The typical growth stage when growers notice the twisted whorls is late V5 to early V6 (five to six visible leaf collars, approximately knee-high). The lowermost leaves are typically normal in appearance, although some may exhibit some crinkled (accordion-like) tissue near the base of the leaf blade. Beginning with the sixth or seventh leaf, the whorl is tightly wrapped and often bent over at right angles to the ground.
Sometimes you can spot the early onset of this phenomenon one or two leaf stages prior to the dramatic appearance of the phenomenon. The early stages of twisted whorl are not dramatic to the casual observer, but will catch the eye of the seasoned crop scout.
I will freely admit that we do not fully understand why this symptom develops. For some reason, the leaves of the whorl of affected plants do not unfurl properly, as if the rolled leaf tissue has lost its elasticity or has become "sticky." Younger leaves developing deeper in the whorl are unable to emerge through the tightly wrapped upper leaves. The subsequently tightly twisted whorl then bends and kinks from the pressure exerted from the younger leaves' continued growth.
A natural instinct is to blame the twisted growth on herbicide injury. Indeed, where cell growth inhibitor or growth regulator herbicides are applied pre-plant or pre-emergence, shoot uptake of the herbicide by the emerging seedlings can cause twisted growth of the young plants. Late application of growth regulators can also cause twisted whorls in older plants when leaves and whorl intercept a substantial amount of the herbicide. Widespread occurrence of the twisted whorl syndrome is not, however, always accompanied by the common thread of any particular herbicide application.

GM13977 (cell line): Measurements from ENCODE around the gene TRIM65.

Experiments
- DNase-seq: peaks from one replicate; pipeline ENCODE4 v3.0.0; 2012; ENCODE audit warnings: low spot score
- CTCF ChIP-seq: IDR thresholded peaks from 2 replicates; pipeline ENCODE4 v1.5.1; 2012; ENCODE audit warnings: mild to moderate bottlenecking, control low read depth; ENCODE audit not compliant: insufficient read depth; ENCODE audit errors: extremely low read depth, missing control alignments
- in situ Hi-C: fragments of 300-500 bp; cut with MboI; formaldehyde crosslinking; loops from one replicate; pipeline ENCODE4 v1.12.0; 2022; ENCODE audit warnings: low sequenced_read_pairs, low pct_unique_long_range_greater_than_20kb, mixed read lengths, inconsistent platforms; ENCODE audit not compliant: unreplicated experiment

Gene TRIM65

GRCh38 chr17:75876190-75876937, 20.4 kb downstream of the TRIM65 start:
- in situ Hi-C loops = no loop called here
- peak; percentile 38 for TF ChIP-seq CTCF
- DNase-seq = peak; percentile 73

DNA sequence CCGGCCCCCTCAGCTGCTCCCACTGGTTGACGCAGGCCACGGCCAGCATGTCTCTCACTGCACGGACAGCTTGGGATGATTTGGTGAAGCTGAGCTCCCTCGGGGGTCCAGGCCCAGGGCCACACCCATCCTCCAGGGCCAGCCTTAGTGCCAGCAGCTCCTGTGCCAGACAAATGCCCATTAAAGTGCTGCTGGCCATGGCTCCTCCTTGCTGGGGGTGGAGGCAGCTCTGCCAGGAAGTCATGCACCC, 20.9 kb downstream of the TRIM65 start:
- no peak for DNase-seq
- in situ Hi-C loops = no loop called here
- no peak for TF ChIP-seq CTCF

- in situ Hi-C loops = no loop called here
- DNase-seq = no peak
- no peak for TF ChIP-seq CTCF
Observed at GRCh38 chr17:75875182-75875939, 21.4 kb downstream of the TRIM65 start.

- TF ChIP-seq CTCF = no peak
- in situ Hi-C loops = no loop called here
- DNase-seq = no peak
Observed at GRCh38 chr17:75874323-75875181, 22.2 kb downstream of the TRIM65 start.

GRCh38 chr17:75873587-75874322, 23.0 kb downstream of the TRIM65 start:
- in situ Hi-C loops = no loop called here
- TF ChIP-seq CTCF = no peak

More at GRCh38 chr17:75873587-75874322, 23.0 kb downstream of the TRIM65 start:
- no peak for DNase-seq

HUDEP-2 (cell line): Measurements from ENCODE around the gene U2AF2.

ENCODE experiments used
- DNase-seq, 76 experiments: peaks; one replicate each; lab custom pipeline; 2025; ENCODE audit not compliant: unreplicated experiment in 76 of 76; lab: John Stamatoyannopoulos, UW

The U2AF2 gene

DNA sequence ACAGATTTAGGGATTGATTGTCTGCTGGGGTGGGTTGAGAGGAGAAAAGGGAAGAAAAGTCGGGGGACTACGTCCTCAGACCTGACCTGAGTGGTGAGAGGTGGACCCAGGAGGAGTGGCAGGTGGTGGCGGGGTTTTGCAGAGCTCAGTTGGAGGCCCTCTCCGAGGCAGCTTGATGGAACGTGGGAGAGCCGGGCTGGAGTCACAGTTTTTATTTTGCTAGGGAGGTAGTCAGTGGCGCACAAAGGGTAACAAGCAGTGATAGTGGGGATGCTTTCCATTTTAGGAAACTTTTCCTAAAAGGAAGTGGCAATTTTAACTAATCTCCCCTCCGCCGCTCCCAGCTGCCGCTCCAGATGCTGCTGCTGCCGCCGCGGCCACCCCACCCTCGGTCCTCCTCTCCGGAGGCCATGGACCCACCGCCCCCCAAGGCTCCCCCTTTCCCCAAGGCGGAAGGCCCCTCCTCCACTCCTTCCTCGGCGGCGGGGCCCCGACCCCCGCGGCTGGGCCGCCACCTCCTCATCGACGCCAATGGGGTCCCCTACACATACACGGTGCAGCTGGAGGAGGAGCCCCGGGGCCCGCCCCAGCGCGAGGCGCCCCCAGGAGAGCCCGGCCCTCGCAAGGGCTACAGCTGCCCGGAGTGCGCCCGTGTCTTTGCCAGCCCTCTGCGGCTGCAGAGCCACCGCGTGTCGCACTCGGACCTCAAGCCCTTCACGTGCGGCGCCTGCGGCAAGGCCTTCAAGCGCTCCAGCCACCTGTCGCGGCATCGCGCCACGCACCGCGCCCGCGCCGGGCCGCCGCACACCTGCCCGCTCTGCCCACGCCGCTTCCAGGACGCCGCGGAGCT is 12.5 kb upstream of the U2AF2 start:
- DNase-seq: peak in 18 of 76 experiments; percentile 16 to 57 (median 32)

Some have questioned whether wind damage can give rise to this phenomenon by somehow damaging the young inner whorl leaves. I have not often tracked the occurrence of strong winds with the development of the twisted whorl symptom, but it’s no secret that there were a number of strong storm and wind events throughout the state over the past couple of weeks. In the past few days, strong winds have been accompanied by unusually warm temperatures.
In other situations over the years, this phenomenon has often been associated with a sharp transition from periods of slow corn development (typically cool cloudy weather) to periods of rapid corn development (typically warm sunny weather plus ample moisture). Some have argued that it is the reverse, transitioning from rapid periods of development to slow — or maybe it is a transition from rapid development to slow and back to rapid that triggers the symptoms.
Whatever the cause, the appearance of the twisted whorl plants is unsettling and one could easily imagine that the twisted whorls might never unfurl properly. Given another week, though, twisted whorls of most of the plants will unfurl and affected plants subsequently develop normally. It is not uncommon to see hybrids vary in the frequency of twisted whorls.
If you didn't notice the twisted whorls to begin with, you may notice the appearance of “yellow tops” across the field after the whorls unfurl. The younger leaves that had been trapped inside the twisted upper leaves emerge fairly yellow due to the fact that they had been shaded for quite some time. In addition to being fairly yellow, the leaves will exhibit a crinkly surface caused by their restricted expansion inside the twisted whorl. Another day or two will green these up and the problem will no longer be visible.
The Good News: Yield effects from periods of twisted growth caused by weather-related causes are minimal, if any. By the time the affected plants reach waist to chest-high, the only evidence that remains of the previous twisted whorls is the crinkled appearance of the most-affected leaves.